Americans were taking stock a day after the Supreme Court struck down a woman’s constitutional right to an abortion, as states began to implement bans and abortion rights supporters and foes alike were planning their next actions.
The depth of emotion sparked by Friday’s ruling has led to protests and prayer vigils across the country, with Arizona lawmakers even hiding in a basement for a while while police fired tear gas into a crowd.
In Charleston, West Virginia, at least 200 abortion supporters gathered Friday night for a candlelight vigil outside the federal courthouse after the state’s last abortion clinic was forced to cancel all his appointments.
Katie Quinonez, executive director of the Women’s Health Center of West Virginia, told the crowd that she threw her phone against her office wall when she learned that Roe v. Wade had been overthrown after nearly 50 years. His staff called 70 planned patients over the next month “to tell them their abortions were canceled and we had to send them out of state, and that was it.”
Quinonez promised that the fight for the right to abortion would continue: “It is not the end at all. … Tonight we cry, we rage. Tomorrow we get to work.
In Arizona, thousands of protesters – split between those who support and oppose abortion rights – gathered outside the state Capitol on Friday night. Police fired tear gas to disperse anti-abortion protesters who banged on the glass doors of the Senate building, and lawmakers, rushing to finish their 2022 session, huddled briefly in a basement.
Clinics in Arizona stopped performing abortions after the ruling, as did those in Alabama, Arkansas, Kentucky, Missouri, South Dakota, West Virginia and Wisconsin. Women considering abortions had previously faced a near-total ban in Oklahoma and a ban after about six weeks in Texas.
In Ohio, the ban on most abortions at the first detectable fetal heartbeat became law when a federal judge dissolved an injunction that had suspended the measure for nearly three years. Another law with narrow exceptions was triggered by the Utah decision and went into effect.
Protesters took to the sidewalks and streets on Friday afternoon after the Supreme Court’s decision to overturn Roe v. Wade.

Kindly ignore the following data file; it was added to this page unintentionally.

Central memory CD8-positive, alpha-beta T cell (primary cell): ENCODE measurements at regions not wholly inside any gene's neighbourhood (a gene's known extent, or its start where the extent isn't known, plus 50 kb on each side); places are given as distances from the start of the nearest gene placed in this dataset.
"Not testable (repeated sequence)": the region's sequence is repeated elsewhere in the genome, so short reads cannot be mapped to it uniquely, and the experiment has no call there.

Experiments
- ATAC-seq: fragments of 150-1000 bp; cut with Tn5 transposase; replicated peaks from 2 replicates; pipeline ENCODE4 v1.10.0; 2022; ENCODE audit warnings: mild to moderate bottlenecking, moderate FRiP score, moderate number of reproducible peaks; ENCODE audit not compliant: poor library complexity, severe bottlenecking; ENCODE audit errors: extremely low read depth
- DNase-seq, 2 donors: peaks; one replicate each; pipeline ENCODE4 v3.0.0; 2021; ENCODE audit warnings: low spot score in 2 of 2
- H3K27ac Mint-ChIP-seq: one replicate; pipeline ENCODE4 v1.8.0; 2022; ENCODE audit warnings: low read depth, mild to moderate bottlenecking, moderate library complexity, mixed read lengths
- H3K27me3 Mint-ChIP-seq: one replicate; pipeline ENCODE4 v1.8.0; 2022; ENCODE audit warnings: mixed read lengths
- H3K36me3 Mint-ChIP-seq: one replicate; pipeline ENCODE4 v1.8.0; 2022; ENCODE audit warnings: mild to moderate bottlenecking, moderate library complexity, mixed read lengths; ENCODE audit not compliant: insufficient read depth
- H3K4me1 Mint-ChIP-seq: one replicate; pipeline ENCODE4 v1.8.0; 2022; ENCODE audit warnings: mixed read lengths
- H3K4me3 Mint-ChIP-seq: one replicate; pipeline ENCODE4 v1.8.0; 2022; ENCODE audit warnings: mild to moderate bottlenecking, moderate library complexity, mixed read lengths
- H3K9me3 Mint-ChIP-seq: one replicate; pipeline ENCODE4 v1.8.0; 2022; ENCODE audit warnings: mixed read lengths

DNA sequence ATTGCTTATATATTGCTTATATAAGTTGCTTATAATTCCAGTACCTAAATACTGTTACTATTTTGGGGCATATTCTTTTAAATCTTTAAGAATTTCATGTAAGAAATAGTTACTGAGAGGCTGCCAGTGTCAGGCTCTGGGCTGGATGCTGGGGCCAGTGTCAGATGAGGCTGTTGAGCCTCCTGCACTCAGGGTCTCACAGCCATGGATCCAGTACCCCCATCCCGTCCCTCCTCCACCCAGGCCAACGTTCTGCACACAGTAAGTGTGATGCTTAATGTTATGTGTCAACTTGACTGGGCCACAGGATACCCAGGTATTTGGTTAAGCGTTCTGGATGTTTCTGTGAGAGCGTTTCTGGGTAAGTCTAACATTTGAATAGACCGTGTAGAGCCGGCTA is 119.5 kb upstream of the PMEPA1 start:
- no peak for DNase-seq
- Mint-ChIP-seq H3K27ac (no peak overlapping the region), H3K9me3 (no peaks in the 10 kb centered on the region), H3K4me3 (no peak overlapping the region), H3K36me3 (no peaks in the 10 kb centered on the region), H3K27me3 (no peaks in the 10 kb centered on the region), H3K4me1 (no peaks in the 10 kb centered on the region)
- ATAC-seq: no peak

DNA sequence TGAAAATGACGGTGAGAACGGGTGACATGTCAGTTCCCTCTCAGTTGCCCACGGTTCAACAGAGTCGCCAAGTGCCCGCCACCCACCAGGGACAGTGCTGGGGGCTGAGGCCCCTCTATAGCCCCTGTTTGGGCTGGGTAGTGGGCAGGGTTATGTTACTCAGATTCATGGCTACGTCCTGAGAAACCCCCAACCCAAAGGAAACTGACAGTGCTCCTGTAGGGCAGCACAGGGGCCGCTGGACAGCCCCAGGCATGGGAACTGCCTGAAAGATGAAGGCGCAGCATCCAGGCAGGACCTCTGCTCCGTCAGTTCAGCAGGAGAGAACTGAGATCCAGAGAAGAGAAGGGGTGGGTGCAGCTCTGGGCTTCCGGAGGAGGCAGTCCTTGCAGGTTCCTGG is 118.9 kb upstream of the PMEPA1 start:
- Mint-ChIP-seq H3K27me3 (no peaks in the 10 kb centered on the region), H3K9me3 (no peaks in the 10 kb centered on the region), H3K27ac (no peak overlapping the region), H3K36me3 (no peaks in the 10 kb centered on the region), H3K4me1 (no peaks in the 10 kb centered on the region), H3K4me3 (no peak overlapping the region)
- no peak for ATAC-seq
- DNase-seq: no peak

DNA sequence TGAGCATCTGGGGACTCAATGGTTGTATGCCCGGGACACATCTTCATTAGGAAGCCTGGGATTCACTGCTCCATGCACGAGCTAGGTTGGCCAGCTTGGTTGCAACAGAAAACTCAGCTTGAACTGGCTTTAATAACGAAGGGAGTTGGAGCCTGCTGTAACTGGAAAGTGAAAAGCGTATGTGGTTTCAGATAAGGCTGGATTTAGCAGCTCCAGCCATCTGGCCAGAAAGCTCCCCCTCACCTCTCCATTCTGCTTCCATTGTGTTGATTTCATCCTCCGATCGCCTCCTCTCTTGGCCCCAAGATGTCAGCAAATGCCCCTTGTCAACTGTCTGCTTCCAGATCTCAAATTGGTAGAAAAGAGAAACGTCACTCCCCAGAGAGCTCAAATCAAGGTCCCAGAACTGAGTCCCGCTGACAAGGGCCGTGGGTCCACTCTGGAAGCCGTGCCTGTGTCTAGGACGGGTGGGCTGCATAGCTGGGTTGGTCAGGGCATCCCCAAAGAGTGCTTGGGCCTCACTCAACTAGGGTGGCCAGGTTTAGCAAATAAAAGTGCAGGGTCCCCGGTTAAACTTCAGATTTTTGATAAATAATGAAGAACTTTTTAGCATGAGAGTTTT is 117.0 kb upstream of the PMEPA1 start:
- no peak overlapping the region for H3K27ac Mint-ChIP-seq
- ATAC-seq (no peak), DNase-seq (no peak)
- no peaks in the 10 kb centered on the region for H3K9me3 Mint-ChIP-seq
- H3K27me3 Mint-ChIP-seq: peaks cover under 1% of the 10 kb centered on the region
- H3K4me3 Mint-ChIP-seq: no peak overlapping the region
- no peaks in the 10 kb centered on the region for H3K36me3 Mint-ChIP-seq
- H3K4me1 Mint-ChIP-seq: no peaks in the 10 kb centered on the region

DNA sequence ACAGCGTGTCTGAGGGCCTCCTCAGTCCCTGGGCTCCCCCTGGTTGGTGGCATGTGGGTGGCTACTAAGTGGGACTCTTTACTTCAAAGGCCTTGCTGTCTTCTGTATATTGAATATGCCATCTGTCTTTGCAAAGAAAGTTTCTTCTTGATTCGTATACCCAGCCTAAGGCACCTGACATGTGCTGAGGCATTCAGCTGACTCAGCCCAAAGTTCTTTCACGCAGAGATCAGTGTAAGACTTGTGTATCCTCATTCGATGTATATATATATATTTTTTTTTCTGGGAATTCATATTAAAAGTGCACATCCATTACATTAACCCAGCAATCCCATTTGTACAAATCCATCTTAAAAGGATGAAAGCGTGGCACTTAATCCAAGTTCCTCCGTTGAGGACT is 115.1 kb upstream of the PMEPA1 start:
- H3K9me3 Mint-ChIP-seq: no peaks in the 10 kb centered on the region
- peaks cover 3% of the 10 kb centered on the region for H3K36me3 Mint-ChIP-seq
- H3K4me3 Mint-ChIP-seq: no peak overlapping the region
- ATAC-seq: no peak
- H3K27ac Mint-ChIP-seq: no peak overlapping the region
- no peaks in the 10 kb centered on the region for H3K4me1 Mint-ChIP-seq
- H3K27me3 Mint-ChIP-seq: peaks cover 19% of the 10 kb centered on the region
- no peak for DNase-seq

Mississippi’s only abortion clinic, which was at the center of the Supreme Court case, continued to see patients on Friday. Outside, men were using a megaphone to tell the people inside that they would burn in hell. Clinic escorts wearing colorful vests used large loudspeakers to blast Tom Petty’s ‘I Won’t Back Down’ to protesters.
The decision will likely lead to abortion bans in about half of the states, and people on both sides of the issue have predicted the fight will continue.
In Minnesota, where abortion remains legal, Governor Tim Walz signed an executive order to help protect people seeking or offering abortions in his state from legal ramifications in other states. In neighboring South Dakota and North Dakota, the Supreme Court ruling triggered an immediate abortion ban and another taking effect in 30 days, respectively.
Walz also pledged to reject extradition requests from anyone accused of committing acts related to reproductive health care that are not criminal offenses in Minnesota.
“My office has been and will continue to be a firewall against legislation that would overturn reproductive freedom,” he said.
In Fargo, North Dakota, the state’s only abortion provider plans to cross the river to Minnesota. Red River Women’s Clinic owner Tammi Kromenaker said on Saturday she had secured a location in Moorhead, but gave no further details.
Thirteen states, mostly in the South and Midwest, already had laws prohibiting abortion in the event of Roe’s annulment. Another half dozen states have bans or near-total bans after 6 weeks, before many women know they’re pregnant.
In about half a dozen other states, including West Virginia and Wisconsin, the fight will be over dormant abortion bans that were enacted before Roe’s 1973 ruling or new proposals to drastically limit when abortions can be performed.
Democratic Wisconsin Governor Tony Evers told The Associated Press on Saturday that he would support legal action to overturn a 173-year-old abortion ban. He also said he would not appoint district attorneys to enforce the law and would commute prison sentences for anyone convicted under it.
“We look at everything,” he said.
Four years after winning the election by a narrow margin, Evers said he thinks the issue will energize independents and hopes to translate the anger over Roe’s disappearance into votes this fall.
“Anytime you take half the people of Wisconsin and make them second-class citizens, I have to believe there’s going to be a reaction to that,” Evers said.
The Planned Parenthood Association of Utah filed a lawsuit in Utah state court on Saturday and will seek a temporary restraining order against the state’s abortion ban.
Bauer reported from Madison, Wisconsin. Associate Press reporters Dave Kolpack in Minneapolis and Tammy Webber in Fenton, Michigan, contributed to this story.